The course adopts a contextual approach to comparative constitutional law, focusing on the legal and political institutions, history, and current values in the US, Canada, Australia, and South Africa to explain how each country protects human dignity. It examines why countries need any judicial review, and whether there need to be any limits on judicial review. These foreign cases will then be compared, where appropriate, to Israel Supreme Court cases interpreting the Basic Law: Human Dignity

a2Intellectual property law and cultural industries: a EU perspective

Prof. Lilla' Montagnani, Bocconi University

03/01, 05/01, 07/01, 09/01, 11/01, 12/01

The course illustrates the international framework for intellectual property law, in particular the international and European dimension of copyright law, as this stays at the core of the creative and cultural industries, e.g.: those industries (also known as "creative industries") that combine the creation, production, and distribution of goods and services that are cultural in nature and usually protected under IP law. In doing this, the course considers both the off-line and on-line dimensions of copyright, as well as the changes in its licensing practices. For each of the specific topics covered, the course will pair a theoretical class with the discussion of leading decisions in various jurisdictions (mostly)

סמסטר ב'

a2Dignitary and Business Torts: Defamation, Privacy and Economic Harms

Catherine Sharkey, NYU USA

7/03, 11/03, 12/03, 14/03, 18/03, 20/03 || 16:00-19:30

This course will focus on the business and commercial aspects of torts that arise from non-physical harms to a person: defamation, invasion of privacy, negligent misrepresentation, and economic harms. We will explore the modern development of defamation law in the context of the internet as well as the constitutional complications that have arisen in the modern era, and the closely related issue of privacy rights, including the right to resist intrusion from the external world as well as control and commercial exploitation of one’s own name and likeness. We will then delve into more traditional economic relationships with our study of negligent misrepresentation and various economic harms, including the pure economic loss rule, interference with business relations, and unfair competition. The course will deal with American law.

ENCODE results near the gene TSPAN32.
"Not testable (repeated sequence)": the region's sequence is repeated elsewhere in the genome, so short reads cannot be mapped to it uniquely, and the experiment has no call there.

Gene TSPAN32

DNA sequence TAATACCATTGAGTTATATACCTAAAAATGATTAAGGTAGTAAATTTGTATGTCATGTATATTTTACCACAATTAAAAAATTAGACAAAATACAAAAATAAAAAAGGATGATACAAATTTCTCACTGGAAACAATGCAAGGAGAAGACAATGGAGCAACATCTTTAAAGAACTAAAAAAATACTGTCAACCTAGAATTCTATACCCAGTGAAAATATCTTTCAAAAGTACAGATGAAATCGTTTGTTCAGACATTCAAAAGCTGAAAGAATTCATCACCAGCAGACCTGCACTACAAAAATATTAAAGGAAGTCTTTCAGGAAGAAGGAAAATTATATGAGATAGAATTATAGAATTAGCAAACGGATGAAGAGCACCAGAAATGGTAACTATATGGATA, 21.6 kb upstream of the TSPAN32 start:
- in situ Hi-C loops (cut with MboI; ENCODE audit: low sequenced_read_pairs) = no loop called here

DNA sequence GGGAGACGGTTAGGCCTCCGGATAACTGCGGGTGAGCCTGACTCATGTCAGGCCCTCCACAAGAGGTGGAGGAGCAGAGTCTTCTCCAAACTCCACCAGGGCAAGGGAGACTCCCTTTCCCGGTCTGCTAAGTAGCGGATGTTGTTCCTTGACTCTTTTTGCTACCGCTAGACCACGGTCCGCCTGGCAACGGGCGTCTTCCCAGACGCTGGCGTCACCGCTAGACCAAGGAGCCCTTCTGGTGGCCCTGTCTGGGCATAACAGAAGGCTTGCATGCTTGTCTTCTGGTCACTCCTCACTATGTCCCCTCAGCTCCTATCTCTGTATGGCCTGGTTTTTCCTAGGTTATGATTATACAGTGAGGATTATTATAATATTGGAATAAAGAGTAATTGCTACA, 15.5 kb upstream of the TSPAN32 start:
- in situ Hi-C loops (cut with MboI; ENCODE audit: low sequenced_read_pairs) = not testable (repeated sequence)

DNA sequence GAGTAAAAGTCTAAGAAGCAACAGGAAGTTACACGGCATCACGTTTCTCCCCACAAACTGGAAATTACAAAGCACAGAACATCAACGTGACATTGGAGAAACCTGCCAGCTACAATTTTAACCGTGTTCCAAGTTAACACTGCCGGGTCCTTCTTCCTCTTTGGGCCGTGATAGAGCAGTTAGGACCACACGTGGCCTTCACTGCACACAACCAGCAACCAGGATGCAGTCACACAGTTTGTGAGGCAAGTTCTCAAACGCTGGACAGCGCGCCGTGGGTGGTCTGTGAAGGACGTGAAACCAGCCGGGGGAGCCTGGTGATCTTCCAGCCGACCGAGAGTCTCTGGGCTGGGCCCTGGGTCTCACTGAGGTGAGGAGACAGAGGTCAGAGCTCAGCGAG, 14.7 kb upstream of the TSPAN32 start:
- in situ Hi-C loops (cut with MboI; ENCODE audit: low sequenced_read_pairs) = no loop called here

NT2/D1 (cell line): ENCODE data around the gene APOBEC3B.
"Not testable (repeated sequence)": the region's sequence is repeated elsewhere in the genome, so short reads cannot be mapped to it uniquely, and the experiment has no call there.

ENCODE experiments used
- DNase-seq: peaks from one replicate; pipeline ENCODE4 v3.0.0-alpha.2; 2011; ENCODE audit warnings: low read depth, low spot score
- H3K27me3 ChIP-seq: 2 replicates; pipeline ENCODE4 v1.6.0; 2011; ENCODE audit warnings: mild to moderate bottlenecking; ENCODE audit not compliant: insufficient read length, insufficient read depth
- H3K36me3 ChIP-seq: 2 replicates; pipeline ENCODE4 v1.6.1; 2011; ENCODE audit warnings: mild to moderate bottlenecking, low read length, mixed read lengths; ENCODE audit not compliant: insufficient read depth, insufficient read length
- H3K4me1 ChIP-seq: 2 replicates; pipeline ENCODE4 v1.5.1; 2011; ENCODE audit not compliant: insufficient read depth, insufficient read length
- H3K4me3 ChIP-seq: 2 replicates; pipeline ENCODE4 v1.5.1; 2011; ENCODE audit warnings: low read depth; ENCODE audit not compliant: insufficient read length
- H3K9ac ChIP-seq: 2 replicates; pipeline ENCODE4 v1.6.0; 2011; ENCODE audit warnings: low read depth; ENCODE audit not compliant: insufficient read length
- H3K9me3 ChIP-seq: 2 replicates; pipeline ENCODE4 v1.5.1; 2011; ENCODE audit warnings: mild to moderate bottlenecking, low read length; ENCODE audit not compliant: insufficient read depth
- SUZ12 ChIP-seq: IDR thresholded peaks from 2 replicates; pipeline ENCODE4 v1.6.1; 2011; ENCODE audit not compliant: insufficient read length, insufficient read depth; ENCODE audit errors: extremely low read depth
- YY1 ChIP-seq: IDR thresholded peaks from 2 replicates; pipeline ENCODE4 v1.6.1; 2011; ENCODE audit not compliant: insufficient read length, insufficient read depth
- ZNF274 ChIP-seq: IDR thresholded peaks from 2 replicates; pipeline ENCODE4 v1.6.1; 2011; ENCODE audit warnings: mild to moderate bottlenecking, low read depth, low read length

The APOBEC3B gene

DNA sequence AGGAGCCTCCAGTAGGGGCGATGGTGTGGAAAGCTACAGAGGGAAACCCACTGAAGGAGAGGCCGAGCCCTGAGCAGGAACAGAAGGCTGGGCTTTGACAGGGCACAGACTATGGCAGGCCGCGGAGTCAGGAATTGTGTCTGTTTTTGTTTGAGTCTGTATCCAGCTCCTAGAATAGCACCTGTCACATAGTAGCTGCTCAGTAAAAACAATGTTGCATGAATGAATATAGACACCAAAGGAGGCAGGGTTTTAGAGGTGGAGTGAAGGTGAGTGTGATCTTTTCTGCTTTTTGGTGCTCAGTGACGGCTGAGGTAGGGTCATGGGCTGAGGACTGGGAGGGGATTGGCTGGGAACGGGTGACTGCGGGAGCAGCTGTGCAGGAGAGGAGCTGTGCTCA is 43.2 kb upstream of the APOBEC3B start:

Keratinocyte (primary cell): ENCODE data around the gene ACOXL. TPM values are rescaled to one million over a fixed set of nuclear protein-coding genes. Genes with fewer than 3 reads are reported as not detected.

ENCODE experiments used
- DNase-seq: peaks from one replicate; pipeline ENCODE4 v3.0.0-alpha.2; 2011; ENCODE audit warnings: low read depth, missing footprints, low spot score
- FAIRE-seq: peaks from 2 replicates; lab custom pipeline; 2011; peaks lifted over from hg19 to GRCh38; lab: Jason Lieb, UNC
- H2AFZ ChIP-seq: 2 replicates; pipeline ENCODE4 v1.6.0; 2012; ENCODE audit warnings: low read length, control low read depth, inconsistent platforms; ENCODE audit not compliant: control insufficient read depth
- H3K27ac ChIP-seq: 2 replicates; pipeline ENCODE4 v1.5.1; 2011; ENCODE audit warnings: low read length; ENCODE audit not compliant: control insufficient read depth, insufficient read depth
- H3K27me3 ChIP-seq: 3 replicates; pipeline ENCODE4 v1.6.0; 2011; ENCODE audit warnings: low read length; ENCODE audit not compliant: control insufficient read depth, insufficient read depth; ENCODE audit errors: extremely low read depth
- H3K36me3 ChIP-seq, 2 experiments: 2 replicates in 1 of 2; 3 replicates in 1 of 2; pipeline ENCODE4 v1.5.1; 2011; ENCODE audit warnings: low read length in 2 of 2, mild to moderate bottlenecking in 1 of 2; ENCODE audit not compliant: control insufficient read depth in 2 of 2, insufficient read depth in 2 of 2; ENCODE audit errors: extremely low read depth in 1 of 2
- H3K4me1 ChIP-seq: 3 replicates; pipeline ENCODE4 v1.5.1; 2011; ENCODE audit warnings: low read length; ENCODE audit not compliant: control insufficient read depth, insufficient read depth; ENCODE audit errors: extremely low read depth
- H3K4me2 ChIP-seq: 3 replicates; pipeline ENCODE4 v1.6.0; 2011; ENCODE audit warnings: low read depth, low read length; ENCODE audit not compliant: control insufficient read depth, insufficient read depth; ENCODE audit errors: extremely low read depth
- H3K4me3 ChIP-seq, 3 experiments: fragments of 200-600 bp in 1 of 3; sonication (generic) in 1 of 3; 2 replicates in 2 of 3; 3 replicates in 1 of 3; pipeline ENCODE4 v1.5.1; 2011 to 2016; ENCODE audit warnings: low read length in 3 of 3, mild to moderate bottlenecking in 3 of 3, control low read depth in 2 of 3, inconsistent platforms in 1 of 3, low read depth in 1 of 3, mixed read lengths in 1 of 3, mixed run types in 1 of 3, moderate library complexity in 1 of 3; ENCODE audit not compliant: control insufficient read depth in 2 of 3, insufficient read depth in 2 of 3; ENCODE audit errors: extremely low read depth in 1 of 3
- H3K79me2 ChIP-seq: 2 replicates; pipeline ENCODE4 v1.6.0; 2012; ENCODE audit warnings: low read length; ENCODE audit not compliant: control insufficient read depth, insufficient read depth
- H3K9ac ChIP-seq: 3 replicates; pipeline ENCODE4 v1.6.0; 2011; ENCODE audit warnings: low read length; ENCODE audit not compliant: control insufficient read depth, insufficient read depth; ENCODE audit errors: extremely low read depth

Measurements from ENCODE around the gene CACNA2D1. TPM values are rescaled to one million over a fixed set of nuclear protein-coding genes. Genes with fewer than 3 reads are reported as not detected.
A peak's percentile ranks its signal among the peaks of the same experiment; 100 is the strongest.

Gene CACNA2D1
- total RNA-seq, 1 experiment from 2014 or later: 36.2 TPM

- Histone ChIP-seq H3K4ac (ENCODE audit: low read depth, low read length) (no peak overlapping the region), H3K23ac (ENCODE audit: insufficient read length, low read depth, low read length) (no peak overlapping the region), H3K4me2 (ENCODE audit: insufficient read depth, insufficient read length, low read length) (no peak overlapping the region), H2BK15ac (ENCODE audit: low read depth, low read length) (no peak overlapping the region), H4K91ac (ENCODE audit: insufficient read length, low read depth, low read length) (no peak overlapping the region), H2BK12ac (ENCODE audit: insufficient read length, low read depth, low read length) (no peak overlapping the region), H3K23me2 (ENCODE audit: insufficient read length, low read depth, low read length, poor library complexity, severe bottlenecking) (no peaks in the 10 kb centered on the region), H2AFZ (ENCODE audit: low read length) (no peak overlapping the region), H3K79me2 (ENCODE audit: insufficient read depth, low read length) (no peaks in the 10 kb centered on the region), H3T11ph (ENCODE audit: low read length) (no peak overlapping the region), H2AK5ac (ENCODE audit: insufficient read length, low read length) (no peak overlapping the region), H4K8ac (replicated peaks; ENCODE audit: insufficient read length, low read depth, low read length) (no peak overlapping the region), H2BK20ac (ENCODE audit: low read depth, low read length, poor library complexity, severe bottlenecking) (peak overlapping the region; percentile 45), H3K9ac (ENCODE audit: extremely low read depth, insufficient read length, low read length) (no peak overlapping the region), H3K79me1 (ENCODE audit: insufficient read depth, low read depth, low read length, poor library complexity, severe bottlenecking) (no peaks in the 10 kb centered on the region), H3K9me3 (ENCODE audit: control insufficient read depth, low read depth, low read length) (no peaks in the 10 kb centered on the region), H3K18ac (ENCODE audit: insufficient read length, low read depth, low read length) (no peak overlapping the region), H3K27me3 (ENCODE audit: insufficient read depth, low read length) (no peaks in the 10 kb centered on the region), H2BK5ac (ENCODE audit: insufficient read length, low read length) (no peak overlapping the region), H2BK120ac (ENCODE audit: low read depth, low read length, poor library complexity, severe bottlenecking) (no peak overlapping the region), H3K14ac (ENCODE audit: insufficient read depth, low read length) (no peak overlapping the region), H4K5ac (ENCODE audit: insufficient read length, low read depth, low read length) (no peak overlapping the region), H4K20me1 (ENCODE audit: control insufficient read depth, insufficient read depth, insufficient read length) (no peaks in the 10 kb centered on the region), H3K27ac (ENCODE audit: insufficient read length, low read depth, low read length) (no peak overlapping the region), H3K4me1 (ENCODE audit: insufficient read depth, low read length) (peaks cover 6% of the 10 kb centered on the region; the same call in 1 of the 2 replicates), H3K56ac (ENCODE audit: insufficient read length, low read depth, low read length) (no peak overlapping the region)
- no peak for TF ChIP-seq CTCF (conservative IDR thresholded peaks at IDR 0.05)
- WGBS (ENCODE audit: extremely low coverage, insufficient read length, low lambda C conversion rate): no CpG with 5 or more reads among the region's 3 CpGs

a2Law and Culture in Israel and Europe

Prof. Oreste Pollicino , Bocconi Italy

22/04, 25/05, 27/04, 30/04, 07/05

The Course will focus on the difference and similarities between the ways in which, in Israeli and Europe, especially Italy, cultural representations (literature, cinema, TV and internet media) and the law participate in the organization, communication, generation, and regeneration of common cultural perceptions and legal changes. We will explore how in Israeli on the one hand, and in Europe on the other, legal cases and legal dilemmas interact (and correspond) with conceptualizing narratives revealed in cultural representations. Such investigation is highly pertinent in an age of rapid fundamental developments, like escalating technological progresses and unprecedented political situations, when Israel and Italy, like many other nations are required to reexamine traditional and societal assumptions that shaped the legal regimes. As the course will demonstrate, cultural representations often predict and lead legal changes.